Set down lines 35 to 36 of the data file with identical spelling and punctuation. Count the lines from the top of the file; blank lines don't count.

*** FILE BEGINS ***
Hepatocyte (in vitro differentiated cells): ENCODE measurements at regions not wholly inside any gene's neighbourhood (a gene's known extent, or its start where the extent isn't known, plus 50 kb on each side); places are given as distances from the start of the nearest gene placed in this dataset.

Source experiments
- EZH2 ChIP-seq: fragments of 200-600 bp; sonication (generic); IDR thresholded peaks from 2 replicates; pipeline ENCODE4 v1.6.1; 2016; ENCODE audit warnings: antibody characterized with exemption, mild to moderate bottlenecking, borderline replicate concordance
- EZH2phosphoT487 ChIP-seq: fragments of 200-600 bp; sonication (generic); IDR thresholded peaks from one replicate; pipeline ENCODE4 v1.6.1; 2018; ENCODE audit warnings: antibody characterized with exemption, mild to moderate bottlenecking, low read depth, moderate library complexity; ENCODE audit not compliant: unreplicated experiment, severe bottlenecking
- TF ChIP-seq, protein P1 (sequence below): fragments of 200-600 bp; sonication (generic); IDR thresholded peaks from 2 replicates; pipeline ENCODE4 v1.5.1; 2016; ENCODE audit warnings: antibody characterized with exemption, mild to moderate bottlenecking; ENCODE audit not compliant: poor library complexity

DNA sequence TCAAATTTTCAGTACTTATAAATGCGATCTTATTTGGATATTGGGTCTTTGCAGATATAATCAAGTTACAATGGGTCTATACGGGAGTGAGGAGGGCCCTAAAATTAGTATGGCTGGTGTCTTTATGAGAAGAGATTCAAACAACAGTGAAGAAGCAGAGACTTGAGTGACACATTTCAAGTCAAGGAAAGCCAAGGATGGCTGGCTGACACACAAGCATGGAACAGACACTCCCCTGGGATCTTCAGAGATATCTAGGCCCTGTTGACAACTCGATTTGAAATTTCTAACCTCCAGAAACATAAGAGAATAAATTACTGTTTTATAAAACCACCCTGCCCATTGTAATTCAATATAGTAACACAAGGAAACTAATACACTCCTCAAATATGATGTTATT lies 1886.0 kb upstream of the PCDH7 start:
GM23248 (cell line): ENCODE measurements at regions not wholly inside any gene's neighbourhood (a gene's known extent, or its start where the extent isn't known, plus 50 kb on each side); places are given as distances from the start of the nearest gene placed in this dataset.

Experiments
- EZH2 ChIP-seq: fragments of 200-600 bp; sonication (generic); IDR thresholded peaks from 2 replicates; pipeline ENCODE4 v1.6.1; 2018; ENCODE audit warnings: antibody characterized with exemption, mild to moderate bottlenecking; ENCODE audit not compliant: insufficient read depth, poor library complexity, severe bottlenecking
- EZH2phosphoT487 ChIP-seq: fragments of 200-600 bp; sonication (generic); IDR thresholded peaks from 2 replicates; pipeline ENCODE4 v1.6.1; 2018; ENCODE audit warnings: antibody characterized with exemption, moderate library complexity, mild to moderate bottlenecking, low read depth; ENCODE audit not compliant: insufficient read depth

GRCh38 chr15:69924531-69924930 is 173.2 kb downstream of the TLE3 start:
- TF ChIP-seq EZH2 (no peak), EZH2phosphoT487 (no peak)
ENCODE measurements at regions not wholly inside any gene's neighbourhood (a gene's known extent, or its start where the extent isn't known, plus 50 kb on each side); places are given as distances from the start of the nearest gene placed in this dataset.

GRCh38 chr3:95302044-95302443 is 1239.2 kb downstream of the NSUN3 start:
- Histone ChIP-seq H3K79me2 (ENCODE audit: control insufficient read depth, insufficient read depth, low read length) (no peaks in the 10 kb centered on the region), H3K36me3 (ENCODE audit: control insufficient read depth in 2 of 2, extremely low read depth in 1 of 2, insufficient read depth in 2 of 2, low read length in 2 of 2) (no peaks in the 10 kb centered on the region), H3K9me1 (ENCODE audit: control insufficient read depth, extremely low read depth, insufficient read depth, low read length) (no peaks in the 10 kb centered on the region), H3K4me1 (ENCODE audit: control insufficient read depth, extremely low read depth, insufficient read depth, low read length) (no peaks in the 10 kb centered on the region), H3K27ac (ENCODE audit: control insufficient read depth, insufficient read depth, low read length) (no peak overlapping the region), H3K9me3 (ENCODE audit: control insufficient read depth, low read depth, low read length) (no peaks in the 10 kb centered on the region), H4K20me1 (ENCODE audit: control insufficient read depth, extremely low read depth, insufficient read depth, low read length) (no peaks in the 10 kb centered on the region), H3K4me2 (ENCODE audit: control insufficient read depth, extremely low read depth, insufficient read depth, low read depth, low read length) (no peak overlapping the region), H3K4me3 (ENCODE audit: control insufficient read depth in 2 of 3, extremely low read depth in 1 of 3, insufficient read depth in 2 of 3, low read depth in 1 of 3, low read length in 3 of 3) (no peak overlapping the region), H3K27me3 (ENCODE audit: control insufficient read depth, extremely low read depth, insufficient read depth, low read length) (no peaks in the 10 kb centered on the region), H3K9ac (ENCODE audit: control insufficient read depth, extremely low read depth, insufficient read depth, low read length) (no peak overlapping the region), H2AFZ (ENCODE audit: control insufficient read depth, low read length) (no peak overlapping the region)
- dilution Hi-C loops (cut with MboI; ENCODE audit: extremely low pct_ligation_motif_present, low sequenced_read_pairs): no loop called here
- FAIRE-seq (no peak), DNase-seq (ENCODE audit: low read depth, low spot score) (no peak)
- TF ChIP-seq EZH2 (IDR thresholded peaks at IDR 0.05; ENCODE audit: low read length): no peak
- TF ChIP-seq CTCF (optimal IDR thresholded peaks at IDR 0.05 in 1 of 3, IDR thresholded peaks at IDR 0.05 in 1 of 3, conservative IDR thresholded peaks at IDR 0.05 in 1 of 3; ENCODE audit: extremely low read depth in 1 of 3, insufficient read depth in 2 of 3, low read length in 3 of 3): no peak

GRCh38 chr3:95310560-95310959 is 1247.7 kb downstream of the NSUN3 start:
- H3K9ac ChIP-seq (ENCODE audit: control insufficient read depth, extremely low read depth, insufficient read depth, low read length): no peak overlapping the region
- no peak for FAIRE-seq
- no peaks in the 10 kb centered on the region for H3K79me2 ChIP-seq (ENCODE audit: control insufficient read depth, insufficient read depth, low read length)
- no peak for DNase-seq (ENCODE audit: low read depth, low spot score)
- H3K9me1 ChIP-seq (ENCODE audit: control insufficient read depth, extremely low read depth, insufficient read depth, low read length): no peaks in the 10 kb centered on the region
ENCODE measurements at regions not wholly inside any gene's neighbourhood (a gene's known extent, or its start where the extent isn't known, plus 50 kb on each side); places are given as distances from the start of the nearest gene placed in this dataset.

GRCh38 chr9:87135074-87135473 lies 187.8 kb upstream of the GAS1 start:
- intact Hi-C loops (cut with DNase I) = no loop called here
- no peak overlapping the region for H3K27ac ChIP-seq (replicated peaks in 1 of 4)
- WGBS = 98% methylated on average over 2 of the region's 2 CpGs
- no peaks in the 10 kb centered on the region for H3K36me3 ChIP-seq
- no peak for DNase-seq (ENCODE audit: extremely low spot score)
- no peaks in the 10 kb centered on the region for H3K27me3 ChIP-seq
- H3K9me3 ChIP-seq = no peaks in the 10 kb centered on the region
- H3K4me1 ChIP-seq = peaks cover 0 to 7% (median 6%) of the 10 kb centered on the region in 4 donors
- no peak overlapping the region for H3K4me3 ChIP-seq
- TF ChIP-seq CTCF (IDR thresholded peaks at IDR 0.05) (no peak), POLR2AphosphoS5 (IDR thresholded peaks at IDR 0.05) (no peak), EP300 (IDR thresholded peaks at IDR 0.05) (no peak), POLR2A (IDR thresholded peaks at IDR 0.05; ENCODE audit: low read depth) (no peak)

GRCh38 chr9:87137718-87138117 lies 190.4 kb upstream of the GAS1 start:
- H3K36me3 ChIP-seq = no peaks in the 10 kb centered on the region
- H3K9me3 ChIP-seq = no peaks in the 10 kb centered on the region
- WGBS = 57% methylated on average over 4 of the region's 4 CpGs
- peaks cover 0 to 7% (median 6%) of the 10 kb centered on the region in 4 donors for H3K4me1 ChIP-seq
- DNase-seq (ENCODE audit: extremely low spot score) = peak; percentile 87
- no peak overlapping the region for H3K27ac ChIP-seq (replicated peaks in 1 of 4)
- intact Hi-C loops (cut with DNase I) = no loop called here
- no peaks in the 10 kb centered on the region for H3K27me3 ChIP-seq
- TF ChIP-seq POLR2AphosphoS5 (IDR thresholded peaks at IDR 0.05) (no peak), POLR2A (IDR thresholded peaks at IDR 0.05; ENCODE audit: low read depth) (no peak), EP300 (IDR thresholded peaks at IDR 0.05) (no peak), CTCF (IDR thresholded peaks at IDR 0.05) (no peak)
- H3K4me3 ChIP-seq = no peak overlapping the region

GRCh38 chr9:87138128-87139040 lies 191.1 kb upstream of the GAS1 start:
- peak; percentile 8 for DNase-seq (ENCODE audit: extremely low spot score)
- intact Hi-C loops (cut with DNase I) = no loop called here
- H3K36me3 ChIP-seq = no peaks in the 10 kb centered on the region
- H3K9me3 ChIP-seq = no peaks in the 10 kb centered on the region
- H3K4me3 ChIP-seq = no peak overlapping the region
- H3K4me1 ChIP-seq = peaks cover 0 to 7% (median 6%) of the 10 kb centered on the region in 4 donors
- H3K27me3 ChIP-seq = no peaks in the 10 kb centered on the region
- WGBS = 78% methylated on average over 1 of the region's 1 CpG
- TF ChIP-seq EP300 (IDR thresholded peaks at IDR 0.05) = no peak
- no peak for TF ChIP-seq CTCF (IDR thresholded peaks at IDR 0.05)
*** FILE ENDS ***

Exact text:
- H3K4me1 ChIP-seq = peaks cover 0 to 7% (median 6%) of the 10 kb centered on the region in 4 donors
- no peak overlapping the region for H3K4me3 ChIP-seq